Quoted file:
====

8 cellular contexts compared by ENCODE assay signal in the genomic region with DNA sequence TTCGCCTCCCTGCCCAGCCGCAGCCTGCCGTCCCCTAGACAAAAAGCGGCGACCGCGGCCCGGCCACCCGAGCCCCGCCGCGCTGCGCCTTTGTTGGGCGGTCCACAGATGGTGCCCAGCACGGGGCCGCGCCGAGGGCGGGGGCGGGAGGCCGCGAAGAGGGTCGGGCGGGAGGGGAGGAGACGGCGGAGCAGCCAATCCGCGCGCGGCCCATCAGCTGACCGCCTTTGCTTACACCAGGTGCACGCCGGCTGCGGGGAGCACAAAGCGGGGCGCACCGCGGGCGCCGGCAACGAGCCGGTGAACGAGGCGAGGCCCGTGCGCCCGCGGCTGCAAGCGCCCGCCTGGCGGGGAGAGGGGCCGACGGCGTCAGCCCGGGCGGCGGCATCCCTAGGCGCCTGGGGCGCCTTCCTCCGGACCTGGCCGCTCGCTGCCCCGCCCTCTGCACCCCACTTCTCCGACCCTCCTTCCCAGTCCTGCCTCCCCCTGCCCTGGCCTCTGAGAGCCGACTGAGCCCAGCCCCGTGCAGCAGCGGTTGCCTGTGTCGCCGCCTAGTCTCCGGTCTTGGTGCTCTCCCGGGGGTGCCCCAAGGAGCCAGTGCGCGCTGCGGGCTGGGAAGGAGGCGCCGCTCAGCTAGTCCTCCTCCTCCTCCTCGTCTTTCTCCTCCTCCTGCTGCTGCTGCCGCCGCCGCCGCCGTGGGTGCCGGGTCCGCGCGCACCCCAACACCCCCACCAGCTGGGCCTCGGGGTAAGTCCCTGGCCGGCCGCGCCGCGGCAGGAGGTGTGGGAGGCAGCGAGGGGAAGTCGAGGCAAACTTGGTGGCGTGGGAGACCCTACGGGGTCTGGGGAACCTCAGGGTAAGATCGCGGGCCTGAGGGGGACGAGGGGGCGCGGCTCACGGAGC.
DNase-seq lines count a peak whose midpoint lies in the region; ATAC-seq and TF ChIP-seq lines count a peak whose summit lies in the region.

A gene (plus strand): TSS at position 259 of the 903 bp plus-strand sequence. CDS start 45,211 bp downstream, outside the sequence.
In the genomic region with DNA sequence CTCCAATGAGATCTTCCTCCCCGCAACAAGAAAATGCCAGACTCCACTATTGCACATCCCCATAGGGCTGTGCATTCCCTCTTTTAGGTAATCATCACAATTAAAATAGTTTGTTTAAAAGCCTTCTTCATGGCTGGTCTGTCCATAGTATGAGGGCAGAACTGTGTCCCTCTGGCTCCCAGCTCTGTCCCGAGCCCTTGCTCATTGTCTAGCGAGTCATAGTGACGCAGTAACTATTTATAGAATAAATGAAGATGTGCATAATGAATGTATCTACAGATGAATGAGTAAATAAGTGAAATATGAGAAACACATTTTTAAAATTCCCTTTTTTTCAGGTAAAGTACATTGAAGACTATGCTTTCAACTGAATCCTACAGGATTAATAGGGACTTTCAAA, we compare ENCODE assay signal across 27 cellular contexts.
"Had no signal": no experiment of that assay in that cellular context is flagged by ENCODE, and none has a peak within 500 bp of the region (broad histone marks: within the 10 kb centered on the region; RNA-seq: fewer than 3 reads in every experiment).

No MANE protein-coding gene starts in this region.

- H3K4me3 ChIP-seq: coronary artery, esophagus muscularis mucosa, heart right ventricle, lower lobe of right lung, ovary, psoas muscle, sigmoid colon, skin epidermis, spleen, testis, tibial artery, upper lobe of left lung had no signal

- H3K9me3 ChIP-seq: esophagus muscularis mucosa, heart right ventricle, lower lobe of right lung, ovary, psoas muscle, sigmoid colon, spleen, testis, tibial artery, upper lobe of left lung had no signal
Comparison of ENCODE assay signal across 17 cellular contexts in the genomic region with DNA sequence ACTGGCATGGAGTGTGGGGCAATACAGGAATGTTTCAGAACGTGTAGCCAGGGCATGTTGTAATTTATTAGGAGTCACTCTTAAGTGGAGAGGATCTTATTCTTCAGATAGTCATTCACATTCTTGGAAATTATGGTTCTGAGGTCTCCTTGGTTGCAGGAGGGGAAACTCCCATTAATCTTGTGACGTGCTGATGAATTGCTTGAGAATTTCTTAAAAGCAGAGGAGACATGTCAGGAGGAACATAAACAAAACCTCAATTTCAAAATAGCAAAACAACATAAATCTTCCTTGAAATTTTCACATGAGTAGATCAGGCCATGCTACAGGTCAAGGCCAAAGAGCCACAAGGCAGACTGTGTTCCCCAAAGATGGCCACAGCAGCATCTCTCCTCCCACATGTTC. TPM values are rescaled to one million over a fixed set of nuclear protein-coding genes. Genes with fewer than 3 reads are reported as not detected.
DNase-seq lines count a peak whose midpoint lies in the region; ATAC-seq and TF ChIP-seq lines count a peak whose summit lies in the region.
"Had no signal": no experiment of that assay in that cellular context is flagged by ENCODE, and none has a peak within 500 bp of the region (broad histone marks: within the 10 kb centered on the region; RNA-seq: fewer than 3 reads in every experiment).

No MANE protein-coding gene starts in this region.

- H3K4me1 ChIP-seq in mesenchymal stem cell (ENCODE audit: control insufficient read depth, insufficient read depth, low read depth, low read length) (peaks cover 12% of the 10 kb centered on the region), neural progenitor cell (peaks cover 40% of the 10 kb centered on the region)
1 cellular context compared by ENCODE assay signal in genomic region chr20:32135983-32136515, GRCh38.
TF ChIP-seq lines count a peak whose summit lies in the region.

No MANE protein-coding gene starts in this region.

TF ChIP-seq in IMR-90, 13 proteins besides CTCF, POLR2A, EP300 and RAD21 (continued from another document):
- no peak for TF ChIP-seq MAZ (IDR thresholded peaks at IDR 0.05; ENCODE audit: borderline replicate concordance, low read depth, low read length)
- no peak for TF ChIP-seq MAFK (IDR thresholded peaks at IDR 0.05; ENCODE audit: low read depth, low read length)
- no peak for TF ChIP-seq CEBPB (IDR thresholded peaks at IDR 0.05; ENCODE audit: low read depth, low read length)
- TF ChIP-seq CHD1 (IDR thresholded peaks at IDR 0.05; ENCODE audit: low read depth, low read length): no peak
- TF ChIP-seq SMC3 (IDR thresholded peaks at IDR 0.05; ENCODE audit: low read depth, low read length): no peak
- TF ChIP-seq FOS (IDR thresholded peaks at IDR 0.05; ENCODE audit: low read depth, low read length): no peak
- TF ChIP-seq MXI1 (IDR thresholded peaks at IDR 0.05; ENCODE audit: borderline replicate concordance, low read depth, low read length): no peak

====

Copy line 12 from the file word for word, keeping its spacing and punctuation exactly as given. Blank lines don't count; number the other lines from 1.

No MANE protein-coding gene starts in this region.